The perilous 1,000-mile journey to save Africa’s endangered black rhinos
28 October 2022
Staff members of the Maputo Special Reserve and the Ponta do Ouro Partial Marine Reserve in Mozambique were recently trained in the use of a spatial monitoring & evaluation system. The system enables staff to record spatial information related to management tasks, such as fence line maintenance, anti-poaching activities, the distribution and control of invasive species and the location of human-wildlife conflict incidents.
One of the goals of the system is to help managers make informed decisions about the key attributes of the reserve and to effectively manage those aspects that pose a threat to these attributes.
The monitoring & evaluation system enables users to easily import GPS field data and then categorise these according to system’s data standards. Once imported into the system, the users can visually overlay field information with base maps. This allows for effective park planning and management, as the park managers are informed about activities in the field and able to identify patterns of where these occur, thereby enabling them to determine the management interventions needed. The ability to spatially view and relate field occurrences in a mapped system is one of the major benefits of the monitoring & evaluation system.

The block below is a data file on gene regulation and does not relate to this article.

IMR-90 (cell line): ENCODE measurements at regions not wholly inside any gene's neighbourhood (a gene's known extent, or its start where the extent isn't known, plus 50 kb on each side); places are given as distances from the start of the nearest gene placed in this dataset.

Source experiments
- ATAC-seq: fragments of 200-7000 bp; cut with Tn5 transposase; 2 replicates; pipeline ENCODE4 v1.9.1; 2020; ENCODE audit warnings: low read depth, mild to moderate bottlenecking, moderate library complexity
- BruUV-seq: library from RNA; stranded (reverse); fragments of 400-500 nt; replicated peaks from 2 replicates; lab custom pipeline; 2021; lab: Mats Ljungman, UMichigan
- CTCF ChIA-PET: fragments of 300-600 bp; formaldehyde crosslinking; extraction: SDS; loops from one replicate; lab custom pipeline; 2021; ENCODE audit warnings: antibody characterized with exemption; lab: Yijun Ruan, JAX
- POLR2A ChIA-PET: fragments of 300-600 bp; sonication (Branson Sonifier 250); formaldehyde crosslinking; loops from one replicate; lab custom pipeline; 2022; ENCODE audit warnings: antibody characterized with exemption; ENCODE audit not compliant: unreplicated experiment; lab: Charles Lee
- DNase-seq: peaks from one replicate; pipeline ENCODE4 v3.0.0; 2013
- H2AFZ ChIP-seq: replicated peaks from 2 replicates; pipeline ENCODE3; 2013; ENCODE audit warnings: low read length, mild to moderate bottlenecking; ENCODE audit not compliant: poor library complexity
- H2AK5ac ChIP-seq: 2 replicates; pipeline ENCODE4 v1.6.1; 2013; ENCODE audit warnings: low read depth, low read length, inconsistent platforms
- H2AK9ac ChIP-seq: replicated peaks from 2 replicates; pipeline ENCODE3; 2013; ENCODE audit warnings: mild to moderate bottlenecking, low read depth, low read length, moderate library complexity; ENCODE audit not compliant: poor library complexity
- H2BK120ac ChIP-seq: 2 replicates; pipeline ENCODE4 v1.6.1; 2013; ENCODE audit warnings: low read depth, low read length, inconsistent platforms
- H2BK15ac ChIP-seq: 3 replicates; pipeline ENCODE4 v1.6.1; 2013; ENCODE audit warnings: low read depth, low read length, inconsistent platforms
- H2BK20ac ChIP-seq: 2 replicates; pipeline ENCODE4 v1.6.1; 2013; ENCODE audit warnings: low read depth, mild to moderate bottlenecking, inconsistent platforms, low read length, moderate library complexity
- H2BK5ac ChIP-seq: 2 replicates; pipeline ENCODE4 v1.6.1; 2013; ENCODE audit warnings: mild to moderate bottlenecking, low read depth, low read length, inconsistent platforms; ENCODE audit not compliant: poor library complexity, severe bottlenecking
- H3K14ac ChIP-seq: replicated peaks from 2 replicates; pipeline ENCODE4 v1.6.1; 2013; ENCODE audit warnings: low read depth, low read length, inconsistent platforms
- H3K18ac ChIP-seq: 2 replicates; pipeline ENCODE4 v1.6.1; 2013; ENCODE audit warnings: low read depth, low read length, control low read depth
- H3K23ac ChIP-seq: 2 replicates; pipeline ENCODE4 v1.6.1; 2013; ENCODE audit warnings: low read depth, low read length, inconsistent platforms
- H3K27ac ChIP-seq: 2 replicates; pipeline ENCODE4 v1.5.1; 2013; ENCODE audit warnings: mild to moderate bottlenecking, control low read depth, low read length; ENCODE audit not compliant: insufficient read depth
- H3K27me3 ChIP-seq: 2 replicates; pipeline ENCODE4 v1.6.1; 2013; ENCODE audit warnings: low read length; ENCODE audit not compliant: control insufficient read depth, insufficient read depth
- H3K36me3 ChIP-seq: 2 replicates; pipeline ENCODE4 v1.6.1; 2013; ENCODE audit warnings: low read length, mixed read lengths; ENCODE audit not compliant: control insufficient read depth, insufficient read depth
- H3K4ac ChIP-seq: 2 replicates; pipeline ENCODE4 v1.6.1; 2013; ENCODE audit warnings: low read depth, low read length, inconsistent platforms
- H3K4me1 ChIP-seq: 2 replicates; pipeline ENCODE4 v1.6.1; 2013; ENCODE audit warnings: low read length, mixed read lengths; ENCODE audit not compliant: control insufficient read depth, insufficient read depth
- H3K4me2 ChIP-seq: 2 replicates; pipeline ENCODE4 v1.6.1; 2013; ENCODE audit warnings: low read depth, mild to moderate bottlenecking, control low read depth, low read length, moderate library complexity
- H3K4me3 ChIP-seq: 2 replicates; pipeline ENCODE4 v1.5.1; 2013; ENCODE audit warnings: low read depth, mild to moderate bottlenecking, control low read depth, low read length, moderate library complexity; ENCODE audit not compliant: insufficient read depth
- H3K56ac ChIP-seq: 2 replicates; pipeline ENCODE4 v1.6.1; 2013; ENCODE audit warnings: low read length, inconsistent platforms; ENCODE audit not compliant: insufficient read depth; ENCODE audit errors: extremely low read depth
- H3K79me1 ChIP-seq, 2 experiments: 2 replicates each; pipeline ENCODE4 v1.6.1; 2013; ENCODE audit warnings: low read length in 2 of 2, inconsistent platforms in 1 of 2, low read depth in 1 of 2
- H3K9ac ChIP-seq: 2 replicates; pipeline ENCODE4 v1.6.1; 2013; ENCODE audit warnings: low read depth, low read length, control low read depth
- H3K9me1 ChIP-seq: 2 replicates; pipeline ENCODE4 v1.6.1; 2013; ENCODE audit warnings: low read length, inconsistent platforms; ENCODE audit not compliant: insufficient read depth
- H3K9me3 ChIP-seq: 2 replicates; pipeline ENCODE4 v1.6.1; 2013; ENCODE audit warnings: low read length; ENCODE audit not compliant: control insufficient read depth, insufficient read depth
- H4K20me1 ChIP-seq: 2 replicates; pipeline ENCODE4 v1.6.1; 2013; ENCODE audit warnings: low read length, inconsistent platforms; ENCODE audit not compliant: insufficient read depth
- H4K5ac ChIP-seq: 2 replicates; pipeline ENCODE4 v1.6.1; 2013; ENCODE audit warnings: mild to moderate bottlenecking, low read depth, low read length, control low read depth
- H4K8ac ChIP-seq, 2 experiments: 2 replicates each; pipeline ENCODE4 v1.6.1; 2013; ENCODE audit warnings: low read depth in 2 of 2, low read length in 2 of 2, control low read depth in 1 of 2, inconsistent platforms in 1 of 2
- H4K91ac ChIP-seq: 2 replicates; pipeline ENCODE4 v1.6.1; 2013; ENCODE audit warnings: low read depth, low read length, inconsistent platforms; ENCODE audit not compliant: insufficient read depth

Once field data is stored in the system, the user can also create a backup of the data with a simple push of a button and then send it to the Peace Parks Foundation Geographic Information Systems (GIS) section. The GIS section then feeds this information into a central spatial database, from where it is used to assist in park planning, spatial analysis and the production of integrated development plans for the various transfrontier conservation areas and their components.
Data collected via the monitoring & evaluation system can also easily be exported for use in other software programmes. Below is an example of field data related to tourism activities, displayed in Microsoft Excel.
For more information on the Peace Parks Foundation GIS section’s work, click here